Thanks to this and a host of related factors including highly concentrated media ownership, it is absurdly difficult for people who might dare to speak against concentrated wealth within (Kucinich) our outside (Nader) the two-party system to win elections or even get a meaningful public hearing. Such candidates are censored by the nature of the nation's political system, as American elections are becoming little more than a recurrent celebration of big capital's permanent dictatorship. The democratic ideal is widely understood by Americans to have been negated by the harsh realities of "dollar democracy" and the "golden rule" ("those who have the gold rule"). "As the United States approaches the 2000 presidential race," columnist William Pfaff wrote three years ago, "the fact must be faced that America has become a plutocracy, rather than a democracy."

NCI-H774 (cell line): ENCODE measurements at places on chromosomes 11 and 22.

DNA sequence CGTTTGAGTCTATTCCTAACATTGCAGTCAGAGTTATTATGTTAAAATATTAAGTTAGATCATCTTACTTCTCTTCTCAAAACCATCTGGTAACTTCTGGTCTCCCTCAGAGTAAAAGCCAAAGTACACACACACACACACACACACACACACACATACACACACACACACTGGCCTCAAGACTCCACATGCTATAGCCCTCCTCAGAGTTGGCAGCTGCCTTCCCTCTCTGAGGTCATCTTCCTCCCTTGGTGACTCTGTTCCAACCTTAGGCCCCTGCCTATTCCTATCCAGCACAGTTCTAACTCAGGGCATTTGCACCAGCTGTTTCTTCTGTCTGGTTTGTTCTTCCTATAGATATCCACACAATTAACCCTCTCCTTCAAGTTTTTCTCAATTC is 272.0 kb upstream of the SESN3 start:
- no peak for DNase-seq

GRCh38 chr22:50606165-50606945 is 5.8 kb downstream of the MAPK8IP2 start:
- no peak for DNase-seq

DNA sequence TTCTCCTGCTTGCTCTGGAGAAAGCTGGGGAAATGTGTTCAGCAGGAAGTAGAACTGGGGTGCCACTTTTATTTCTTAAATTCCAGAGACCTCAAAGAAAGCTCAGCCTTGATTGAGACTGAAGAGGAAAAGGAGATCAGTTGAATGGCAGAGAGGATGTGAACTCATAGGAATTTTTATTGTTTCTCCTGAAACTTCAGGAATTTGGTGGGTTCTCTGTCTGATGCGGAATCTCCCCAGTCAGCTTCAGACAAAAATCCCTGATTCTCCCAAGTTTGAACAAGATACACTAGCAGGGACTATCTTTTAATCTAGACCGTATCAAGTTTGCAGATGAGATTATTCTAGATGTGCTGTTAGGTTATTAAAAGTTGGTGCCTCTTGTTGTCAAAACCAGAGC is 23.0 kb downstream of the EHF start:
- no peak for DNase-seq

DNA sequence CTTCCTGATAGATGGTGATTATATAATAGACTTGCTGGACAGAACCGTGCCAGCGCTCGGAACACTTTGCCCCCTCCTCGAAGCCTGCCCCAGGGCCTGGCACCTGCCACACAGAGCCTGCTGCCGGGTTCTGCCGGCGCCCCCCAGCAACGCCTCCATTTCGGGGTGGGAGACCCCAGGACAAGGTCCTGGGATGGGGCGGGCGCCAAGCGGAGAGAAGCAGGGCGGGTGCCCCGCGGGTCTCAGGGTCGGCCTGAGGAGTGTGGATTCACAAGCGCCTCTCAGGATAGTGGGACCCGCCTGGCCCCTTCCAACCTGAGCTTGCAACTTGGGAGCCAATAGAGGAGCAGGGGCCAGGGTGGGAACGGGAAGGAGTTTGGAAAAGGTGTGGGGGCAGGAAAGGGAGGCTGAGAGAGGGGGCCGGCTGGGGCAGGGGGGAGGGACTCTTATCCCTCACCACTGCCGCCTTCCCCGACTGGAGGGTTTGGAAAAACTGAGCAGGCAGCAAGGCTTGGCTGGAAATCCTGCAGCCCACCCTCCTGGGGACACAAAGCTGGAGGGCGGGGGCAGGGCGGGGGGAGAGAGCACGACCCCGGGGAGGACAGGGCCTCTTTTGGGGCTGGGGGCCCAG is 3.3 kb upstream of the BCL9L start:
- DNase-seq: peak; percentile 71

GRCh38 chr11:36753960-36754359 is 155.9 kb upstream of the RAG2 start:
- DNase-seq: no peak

In 2000, of course, even record-breaking private financial investments in America's electoral process were not enough to guarantee Bush's ascendancy over the expressed popular will. He also required some help from the vote scrubbers of Florida and some scandalous support from high-placed allies in the most explicitly aristocratic branch of the federal government - the Supreme Court...